Before the Trip
Crossing the border into Mexico – through San Ysidro, San Diego. The plan – visit Tijuana, Mexico for a few hours while we were vacationing in Southern California.
I called our car insurance provider to ensure we would be covered if something happened – minor damage all the way up to third party liability – she said no. Actually, she screamed NO in capital letters causing me massive frustration. In response I articulated that we were not the first, surly, to venture via vehicle from Canada to Mexico. She then offered to help – two options for insurance: 1, buy it at the border; 2, buy it online.
We took option two – Daily Mexican Auto Insurance. Cost around 45.00$ Canadian for the day (24 hours). Passports in hand, insurance set, and camera charged…we were off.
Crossing into Mexico
20 minutes…90 minutes…or even 180 minutes. For the month prior to our adventure I had been checking the wait times on Saturday mornings to get an idea of how long the border would take, both in and out of Mexico. We were ready.
Going in it took us 22 minutes. We didn’t stop and talk to anyone – no border guard, no one to stamp our passports, no one to even think about buying insurance from.
Don’t get me wrong, we crossed through a highly secure border. We drove through areas where if you backed up your tires would be spiked, or even areas of scanning where they were looking for hidden contraband. Simply seemed odd that we didn’t talk to anyone, that’s all.
We are in!
First up – street meat.
After watching the locals for about 10 minutes (watching what they were ordering, how they were paying, and trying to figure out if it was pork, beef or what) we decided to go for it.
One mistake – we paid before we got our food. A nice lady (who seemed like the only one to speak a bit of English) told the cart guy, so we didn’t have to pay twice.
Next we walked around the market core, seeing vendors, street dogs, and a lot of chilies for sale. It was fun. Someone mildly threatened to steal the camera, another tried to get us to enjoy a donkey ride, and lastly, we were offered every prescription drug you can think of. They yelled, “Percocet, Ritalin, Xanax – get it here!”
Ah…no thank you.
Crossing back into the United States
I can’t read Spanish. Looking for I-5: San Diego to get us back across the border. Seems logical, right?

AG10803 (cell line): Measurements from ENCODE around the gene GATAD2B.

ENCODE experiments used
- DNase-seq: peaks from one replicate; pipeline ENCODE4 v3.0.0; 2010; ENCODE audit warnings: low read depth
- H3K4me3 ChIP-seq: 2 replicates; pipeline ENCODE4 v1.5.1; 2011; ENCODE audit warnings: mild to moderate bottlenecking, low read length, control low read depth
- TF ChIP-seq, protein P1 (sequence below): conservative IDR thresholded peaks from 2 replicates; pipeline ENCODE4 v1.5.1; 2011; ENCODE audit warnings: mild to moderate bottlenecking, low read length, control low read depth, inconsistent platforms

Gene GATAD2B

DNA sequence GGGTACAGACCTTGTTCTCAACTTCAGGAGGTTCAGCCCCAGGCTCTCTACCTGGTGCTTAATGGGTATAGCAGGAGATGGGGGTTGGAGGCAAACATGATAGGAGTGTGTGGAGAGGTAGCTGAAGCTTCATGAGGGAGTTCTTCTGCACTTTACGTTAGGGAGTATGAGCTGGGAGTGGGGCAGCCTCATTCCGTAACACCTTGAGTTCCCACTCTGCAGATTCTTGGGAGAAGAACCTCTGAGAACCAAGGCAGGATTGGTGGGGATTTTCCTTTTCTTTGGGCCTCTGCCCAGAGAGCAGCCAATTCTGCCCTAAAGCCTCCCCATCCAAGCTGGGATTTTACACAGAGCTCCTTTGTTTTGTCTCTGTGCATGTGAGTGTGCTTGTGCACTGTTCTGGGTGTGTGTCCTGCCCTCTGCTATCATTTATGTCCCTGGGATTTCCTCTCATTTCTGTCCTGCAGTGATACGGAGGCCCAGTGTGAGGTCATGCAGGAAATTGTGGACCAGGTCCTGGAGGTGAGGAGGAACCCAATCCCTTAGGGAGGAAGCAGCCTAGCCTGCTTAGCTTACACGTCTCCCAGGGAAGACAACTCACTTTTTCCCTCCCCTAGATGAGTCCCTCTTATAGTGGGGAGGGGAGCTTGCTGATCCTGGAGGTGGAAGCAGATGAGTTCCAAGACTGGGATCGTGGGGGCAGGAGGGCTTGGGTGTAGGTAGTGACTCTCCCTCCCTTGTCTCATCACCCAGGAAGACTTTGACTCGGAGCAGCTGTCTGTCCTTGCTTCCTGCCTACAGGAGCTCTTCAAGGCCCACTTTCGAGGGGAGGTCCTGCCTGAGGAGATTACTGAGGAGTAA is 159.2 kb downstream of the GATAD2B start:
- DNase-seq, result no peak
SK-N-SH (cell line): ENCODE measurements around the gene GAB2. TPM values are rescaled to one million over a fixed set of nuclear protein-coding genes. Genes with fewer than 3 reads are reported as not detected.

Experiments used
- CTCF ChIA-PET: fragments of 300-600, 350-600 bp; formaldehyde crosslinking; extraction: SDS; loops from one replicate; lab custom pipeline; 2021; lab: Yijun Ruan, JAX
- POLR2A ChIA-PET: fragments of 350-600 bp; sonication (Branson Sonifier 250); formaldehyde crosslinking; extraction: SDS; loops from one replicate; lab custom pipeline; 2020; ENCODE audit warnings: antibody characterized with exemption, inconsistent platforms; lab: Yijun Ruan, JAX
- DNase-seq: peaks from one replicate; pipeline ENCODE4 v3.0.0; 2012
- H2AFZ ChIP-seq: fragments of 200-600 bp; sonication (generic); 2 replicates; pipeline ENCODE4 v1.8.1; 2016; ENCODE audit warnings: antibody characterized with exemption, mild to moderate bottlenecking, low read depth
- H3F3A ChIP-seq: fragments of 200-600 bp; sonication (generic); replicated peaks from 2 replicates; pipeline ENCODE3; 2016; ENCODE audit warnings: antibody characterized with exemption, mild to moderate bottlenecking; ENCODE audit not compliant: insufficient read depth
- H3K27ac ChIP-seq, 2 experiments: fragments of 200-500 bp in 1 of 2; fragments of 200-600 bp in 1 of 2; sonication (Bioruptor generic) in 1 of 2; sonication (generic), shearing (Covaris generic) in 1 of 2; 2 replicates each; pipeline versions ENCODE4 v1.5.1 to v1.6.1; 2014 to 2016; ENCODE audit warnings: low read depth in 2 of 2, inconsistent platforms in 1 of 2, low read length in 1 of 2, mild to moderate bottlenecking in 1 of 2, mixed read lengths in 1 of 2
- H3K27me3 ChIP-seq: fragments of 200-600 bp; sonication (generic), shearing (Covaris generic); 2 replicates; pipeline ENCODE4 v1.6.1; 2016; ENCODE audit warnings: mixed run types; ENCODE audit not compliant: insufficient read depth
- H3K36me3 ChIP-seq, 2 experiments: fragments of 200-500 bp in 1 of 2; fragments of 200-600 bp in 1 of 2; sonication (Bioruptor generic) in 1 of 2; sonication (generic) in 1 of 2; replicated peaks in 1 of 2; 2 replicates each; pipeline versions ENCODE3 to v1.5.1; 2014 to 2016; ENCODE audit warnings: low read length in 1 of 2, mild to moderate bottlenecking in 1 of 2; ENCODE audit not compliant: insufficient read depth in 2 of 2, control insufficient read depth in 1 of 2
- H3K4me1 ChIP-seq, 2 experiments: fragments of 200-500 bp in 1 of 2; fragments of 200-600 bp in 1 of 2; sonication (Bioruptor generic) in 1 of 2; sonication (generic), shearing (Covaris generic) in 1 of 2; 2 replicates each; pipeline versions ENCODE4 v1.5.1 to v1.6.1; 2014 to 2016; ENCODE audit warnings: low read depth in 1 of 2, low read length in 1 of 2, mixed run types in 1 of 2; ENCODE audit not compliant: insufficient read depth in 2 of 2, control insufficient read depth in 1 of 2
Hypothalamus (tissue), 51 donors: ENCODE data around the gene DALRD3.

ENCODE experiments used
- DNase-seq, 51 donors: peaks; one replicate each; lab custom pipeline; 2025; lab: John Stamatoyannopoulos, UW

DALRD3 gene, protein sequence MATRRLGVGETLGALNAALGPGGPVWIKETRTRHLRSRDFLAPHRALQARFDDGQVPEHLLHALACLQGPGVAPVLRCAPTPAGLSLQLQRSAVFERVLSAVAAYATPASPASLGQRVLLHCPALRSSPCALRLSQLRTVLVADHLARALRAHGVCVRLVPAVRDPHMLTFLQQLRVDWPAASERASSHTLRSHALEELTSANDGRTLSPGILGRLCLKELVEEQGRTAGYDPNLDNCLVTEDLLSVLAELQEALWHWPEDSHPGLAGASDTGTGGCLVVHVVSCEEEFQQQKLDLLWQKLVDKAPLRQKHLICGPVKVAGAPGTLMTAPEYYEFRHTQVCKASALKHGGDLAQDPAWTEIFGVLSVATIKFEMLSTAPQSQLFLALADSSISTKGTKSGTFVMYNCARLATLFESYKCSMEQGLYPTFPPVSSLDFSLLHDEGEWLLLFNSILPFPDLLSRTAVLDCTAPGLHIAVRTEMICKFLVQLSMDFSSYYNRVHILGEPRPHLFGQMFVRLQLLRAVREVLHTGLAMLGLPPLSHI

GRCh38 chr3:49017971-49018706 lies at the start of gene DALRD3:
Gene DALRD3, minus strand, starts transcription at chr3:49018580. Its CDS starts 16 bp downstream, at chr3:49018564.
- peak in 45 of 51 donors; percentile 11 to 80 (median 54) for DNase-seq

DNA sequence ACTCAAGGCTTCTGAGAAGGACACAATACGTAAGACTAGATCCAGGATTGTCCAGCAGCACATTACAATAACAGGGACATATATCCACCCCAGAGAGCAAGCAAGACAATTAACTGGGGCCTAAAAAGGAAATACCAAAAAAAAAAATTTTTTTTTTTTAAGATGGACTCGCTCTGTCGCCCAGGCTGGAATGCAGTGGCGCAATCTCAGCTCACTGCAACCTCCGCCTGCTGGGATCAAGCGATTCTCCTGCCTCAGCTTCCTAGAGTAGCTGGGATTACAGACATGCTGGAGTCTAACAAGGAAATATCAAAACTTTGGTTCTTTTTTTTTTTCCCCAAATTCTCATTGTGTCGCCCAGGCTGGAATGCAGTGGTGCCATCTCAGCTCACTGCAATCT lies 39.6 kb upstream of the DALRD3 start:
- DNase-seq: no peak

We first ended up in the medical line. A special border line for people with severe medical issues that need to enter the United States in an expedient way. Not for us. The border guard told us how to get back to a regular line…left, left and then right. I can follow that.
Taking the 3 turns carefully, we witnessed 2 car accidents – happy we purchased insurance. Okay – we’re in line. People are selling headphones, cold drinks and phone chargers. Neat. Our 5 lanes start to break off into 10 lanes – each with a border guard. Man, that was fast. Only 12 minutes and we’re the 5th car in line. So awesome.
Wait. Everything says SENTRI. Get your SENTRI card ready. What the?!
Every sign is in Spanish and I have no idea what SENTRI is…take a deep breath and prepare to answer a lot of questions. We pull up to the border guard and he asks where our SENTRI cards are…we have no idea. I tried by asking if it’s like Nexus – in my home town of Sault Ste. Marie, we have Nexus, is it like that? NO. Okay, point taken.
The guard asked, “when did you enter the United States?”
My husband responds, “last Saturday, through Montana.”
Again, the guard in a firm tone, “your passports are not stamped?”
Now, I speak up, “The US border rarely stamps our passports when we enter from Canada – maybe once or twice when we leave through the airport, but hardly ever at a land crossing.” I keep talking, because it’s what I do when I’m nervous, “in my home town I used to work on the American side and I would cross every day, or 5 days a week, and the guards never stamped my passport.”
Okay…he had enough back and forth. We were sent to secondary inspection and told that the fine for using the Secure Electronic Network for Travellers Rapid Inspection, aka, SENTRI line without proper documentation is $5000.00 cash, in US currency or our vehicle.
We make our way over to secondary inspection and we can see a Toyota Tacoma that has its muffler on the ground, body panels leaning against the posts and someone trying to take out the seats. I’m not nervous. We have nothing to hide. 5000$ cash for a quick trip to Mexico, not quite worth it, however, if that’s the rule, that’s the rule. I follow rules.
In the end, my husband (the driver) got a warning. He had to sign a government document stating he will comply in the future and understands the mistake he made. Our car stayed fully intact and our return border crossing took about 70 minutes.
All is well, and we feel like we won 5000$, since we didn’t have to pay. Perspective.